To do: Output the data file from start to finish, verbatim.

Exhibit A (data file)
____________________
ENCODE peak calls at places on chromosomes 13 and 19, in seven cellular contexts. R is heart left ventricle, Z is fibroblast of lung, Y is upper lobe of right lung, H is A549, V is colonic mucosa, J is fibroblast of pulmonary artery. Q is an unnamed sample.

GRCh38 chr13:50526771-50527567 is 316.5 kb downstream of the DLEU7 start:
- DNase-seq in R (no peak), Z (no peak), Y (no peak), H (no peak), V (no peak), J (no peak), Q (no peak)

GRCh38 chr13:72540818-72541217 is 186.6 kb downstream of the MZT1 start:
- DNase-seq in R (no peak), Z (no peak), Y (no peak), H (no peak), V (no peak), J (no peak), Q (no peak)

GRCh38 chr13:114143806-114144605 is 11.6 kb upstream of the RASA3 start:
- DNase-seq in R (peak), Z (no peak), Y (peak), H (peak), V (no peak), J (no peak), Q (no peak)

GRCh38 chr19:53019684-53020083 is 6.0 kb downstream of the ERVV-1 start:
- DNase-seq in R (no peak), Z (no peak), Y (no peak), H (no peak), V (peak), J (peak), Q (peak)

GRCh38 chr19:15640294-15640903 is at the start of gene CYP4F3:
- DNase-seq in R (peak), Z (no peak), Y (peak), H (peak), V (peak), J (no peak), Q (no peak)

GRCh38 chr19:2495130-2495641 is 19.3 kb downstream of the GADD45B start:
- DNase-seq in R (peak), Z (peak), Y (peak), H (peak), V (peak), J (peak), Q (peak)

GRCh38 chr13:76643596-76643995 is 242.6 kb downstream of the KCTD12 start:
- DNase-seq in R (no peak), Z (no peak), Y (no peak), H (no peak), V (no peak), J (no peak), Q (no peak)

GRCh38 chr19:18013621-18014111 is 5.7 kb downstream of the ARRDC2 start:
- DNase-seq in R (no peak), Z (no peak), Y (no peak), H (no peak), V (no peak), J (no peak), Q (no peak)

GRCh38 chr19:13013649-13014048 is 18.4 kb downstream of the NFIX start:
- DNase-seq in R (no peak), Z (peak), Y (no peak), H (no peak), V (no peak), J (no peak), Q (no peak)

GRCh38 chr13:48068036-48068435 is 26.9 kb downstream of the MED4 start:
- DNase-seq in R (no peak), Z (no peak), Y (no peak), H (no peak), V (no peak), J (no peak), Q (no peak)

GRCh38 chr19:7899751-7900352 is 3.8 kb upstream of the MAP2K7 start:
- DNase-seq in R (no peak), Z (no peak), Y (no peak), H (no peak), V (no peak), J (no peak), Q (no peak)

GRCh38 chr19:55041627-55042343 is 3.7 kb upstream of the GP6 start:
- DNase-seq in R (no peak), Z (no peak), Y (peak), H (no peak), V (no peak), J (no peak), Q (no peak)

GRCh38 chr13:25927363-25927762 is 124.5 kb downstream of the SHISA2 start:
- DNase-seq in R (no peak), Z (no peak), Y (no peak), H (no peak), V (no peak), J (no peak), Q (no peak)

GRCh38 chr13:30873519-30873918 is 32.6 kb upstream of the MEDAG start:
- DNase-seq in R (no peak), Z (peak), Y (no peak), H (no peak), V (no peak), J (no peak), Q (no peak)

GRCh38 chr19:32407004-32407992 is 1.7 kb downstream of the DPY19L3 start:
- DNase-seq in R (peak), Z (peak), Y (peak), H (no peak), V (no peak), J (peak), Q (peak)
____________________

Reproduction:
ENCODE peak calls at places on chromosomes 13 and 19, in seven cellular contexts. R is heart left ventricle, Z is fibroblast of lung, Y is upper lobe of right lung, H is A549, V is colonic mucosa, J is fibroblast of pulmonary artery. Q is an unnamed sample.

GRCh38 chr13:50526771-50527567 is 316.5 kb downstream of the DLEU7 start:
- DNase-seq in R (no peak), Z (no peak), Y (no peak), H (no peak), V (no peak), J (no peak), Q (no peak)

GRCh38 chr13:72540818-72541217 is 186.6 kb downstream of the MZT1 start:
- DNase-seq in R (no peak), Z (no peak), Y (no peak), H (no peak), V (no peak), J (no peak), Q (no peak)

GRCh38 chr13:114143806-114144605 is 11.6 kb upstream of the RASA3 start:
- DNase-seq in R (peak), Z (no peak), Y (peak), H (peak), V (no peak), J (no peak), Q (no peak)

GRCh38 chr19:53019684-53020083 is 6.0 kb downstream of the ERVV-1 start:
- DNase-seq in R (no peak), Z (no peak), Y (no peak), H (no peak), V (peak), J (peak), Q (peak)

GRCh38 chr19:15640294-15640903 is at the start of gene CYP4F3:
- DNase-seq in R (peak), Z (no peak), Y (peak), H (peak), V (peak), J (no peak), Q (no peak)

GRCh38 chr19:2495130-2495641 is 19.3 kb downstream of the GADD45B start:
- DNase-seq in R (peak), Z (peak), Y (peak), H (peak), V (peak), J (peak), Q (peak)

GRCh38 chr13:76643596-76643995 is 242.6 kb downstream of the KCTD12 start:
- DNase-seq in R (no peak), Z (no peak), Y (no peak), H (no peak), V (no peak), J (no peak), Q (no peak)

GRCh38 chr19:18013621-18014111 is 5.7 kb downstream of the ARRDC2 start:
- DNase-seq in R (no peak), Z (no peak), Y (no peak), H (no peak), V (no peak), J (no peak), Q (no peak)

GRCh38 chr19:13013649-13014048 is 18.4 kb downstream of the NFIX start:
- DNase-seq in R (no peak), Z (peak), Y (no peak), H (no peak), V (no peak), J (no peak), Q (no peak)

GRCh38 chr13:48068036-48068435 is 26.9 kb downstream of the MED4 start:
- DNase-seq in R (no peak), Z (no peak), Y (no peak), H (no peak), V (no peak), J (no peak), Q (no peak)

GRCh38 chr19:7899751-7900352 is 3.8 kb upstream of the MAP2K7 start:
- DNase-seq in R (no peak), Z (no peak), Y (no peak), H (no peak), V (no peak), J (no peak), Q (no peak)

GRCh38 chr19:55041627-55042343 is 3.7 kb upstream of the GP6 start:
- DNase-seq in R (no peak), Z (no peak), Y (peak), H (no peak), V (no peak), J (no peak), Q (no peak)

GRCh38 chr13:25927363-25927762 is 124.5 kb downstream of the SHISA2 start:
- DNase-seq in R (no peak), Z (no peak), Y (no peak), H (no peak), V (no peak), J (no peak), Q (no peak)

GRCh38 chr13:30873519-30873918 is 32.6 kb upstream of the MEDAG start:
- DNase-seq in R (no peak), Z (peak), Y (no peak), H (no peak), V (no peak), J (no peak), Q (no peak)

GRCh38 chr19:32407004-32407992 is 1.7 kb downstream of the DPY19L3 start:
- DNase-seq in R (peak), Z (peak), Y (peak), H (no peak), V (no peak), J (peak), Q (peak)